Some feel this accountability should be more public in nature, which is a fair position — though one with some nuance involved.3 Internally, though, tying financial outcomes directly to performance is about as good an example of accountability as one can find.
Myth No. 3: “The NBA assigned (insert ref name — usually Scott Foster) to a game on purpose to lengthen the series!”
Likely the most common implication among the NBA’s tinfoil-hat-wearers is this one: That in response to a couple of early blowouts in a series, the league will assign one of its “fixers” to guarantee the underdog a victory and, therefore, secure extra games and increased revenue.
A bit of logistics, per multiple league sources: Officiating crews are pre-assigned for Games 1 through 4 of every NBA playoff series ahead of time, in part to avoid criticisms just like this. Refs also are paid by the playoff round they reach,4 rather than by the game — so even if an official calls only one game in a given round, they receive the full bonus for that round. Again, this is so there’s zero incentive, conscious or subconscious, for a ref to do anything but call a game straight.
True conspiracy theorists are perhaps undeterred by this news; because the league is forced to assign refs on a game-by-game basis later in a series, they could still dictate outcomes!
But at the risk of giving this nonsense more attention than it deserves, the idea that a profitable and public sports entity would risk its entire legitimacy and a league-altering scandal for a few extra million here or there through any means5 is, frankly, laughable from a risk-reward standpoint. It’s especially so with Tim Donaghy’s rogue game-fixing incident, which current and former ref ops staff have worked very hard to recover from, not even two decades in the past. If the people running the league were this dumb, they’d have been caught years ago.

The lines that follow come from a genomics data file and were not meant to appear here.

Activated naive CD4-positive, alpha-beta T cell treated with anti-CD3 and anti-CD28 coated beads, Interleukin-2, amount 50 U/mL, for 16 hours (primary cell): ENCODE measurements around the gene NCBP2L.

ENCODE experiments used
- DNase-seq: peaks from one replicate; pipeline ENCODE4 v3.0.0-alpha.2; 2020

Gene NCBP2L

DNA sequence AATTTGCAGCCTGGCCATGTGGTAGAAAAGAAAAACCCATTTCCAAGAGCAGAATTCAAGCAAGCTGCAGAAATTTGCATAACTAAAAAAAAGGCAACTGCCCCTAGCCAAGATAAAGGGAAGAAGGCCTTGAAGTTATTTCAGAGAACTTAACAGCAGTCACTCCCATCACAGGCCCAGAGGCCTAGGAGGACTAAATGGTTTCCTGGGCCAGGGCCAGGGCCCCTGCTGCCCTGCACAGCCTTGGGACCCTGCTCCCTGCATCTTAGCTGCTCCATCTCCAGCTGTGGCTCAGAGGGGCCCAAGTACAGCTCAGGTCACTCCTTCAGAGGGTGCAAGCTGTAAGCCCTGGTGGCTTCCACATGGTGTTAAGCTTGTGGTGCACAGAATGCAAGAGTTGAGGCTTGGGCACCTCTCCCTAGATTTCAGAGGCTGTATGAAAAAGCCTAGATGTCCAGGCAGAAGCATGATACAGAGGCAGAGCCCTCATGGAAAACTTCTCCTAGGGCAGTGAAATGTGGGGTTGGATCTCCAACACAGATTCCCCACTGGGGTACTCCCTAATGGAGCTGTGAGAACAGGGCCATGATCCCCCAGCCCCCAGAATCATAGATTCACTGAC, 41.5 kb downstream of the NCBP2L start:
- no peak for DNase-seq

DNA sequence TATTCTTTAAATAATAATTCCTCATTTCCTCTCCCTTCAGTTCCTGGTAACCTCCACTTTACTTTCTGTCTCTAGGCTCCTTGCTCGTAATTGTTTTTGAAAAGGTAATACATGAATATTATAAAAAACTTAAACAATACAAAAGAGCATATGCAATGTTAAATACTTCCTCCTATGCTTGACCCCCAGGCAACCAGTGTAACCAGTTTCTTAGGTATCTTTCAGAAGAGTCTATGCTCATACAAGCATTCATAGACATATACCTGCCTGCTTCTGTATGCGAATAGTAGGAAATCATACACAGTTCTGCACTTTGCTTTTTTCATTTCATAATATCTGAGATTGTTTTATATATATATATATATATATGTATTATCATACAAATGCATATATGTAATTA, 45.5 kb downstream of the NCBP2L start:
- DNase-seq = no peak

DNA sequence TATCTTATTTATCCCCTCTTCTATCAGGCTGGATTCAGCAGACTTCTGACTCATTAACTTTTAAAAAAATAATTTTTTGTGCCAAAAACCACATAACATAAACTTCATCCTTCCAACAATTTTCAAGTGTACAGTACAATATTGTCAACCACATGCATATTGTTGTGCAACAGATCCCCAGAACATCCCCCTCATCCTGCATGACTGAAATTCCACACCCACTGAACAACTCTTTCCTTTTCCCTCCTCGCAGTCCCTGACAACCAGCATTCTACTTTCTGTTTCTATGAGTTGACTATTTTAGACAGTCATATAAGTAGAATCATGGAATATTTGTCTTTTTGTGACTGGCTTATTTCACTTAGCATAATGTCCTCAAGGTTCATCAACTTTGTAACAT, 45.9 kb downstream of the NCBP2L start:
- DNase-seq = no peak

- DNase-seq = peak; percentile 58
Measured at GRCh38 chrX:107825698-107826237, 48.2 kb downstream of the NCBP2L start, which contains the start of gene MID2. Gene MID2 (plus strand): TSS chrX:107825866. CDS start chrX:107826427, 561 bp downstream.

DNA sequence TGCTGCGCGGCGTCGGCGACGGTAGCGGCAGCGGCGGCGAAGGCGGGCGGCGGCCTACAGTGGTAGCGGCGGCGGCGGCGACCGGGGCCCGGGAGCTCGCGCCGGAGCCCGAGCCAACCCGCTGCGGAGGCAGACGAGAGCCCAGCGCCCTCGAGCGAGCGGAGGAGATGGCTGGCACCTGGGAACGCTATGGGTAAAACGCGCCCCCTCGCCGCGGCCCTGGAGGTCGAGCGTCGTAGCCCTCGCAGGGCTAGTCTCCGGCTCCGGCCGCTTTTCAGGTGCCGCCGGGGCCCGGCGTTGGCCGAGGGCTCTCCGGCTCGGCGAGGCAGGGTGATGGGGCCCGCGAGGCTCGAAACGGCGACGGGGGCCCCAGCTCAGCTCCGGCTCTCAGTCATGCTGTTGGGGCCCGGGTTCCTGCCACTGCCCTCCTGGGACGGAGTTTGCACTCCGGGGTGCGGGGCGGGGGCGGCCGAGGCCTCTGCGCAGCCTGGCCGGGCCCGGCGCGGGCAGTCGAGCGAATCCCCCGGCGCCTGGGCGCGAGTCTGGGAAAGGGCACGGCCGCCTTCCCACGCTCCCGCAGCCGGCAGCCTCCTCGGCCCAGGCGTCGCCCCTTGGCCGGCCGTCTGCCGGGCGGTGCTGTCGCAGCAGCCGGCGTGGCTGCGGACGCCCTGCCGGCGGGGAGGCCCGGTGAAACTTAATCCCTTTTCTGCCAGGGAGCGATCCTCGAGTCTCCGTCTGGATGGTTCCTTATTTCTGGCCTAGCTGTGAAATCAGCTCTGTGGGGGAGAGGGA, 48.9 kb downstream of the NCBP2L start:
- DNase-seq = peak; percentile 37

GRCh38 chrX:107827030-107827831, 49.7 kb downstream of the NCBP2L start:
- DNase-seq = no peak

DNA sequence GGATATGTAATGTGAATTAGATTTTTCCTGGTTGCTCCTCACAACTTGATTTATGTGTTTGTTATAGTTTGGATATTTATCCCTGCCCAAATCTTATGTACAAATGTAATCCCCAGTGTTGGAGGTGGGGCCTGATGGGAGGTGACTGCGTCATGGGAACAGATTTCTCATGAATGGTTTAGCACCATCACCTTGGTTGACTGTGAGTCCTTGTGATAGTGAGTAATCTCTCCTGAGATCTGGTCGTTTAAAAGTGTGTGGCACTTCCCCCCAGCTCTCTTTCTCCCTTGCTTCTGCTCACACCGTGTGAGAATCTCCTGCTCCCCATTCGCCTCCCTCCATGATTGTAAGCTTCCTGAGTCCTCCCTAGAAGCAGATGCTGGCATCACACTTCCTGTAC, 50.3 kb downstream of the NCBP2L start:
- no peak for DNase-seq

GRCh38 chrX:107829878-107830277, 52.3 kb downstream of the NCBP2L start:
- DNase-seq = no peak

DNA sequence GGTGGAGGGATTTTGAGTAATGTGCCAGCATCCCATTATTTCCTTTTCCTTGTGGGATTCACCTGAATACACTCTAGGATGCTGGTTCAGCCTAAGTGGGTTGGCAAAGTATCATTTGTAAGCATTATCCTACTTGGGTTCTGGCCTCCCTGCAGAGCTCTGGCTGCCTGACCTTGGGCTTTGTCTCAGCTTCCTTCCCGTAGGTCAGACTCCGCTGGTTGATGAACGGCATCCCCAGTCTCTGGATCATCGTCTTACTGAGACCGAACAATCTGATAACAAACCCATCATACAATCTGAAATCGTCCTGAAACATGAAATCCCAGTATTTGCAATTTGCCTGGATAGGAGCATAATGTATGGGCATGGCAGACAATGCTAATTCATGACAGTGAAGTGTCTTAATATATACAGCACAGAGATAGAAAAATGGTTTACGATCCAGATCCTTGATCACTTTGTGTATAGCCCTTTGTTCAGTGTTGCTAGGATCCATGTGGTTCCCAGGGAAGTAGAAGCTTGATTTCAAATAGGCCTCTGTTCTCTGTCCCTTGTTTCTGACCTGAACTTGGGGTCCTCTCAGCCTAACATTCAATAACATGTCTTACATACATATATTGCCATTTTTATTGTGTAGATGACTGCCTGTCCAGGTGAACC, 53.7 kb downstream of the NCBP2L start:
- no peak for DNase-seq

Let’s move on.
Myth No. 4: “(Team X) shot way more free throws than (Team Y) in that game — surely there’s something afoot!”
Quite the opposite, in fact.
Well over a decade ago, NBA officiating leadership moved away from the “game management” approach — that is, the idea that the rules are flexible depending on game situation or any other factor beyond whether or not an infraction took place. But there are many examples of misconceptions influenced by this thinking that still hang over the sport: That star players should be officiated differently purely based on status, not on merit; that certain calls should be whistled early in a game, but not if it’s close down the stretch; that a ref “owes” a team a call if the last several went against them; etc. Each is its own slippery slope toward bias and unfairness, and this myth is among their ilk.
In truth, call discrepancies mean refs are doing the job the right way. Some players and teams foul more than others! That should often be reflected in foul and free-throw totals.
The NBA’s officiating program, and its individual referees, are far from perfect. Legitimate critiques are an important part of improvement — but they’re tougher to discuss earnestly when faulty presumptions cloud the conversation.
But hey, if booing officials is your thing, boo away! They’ll live.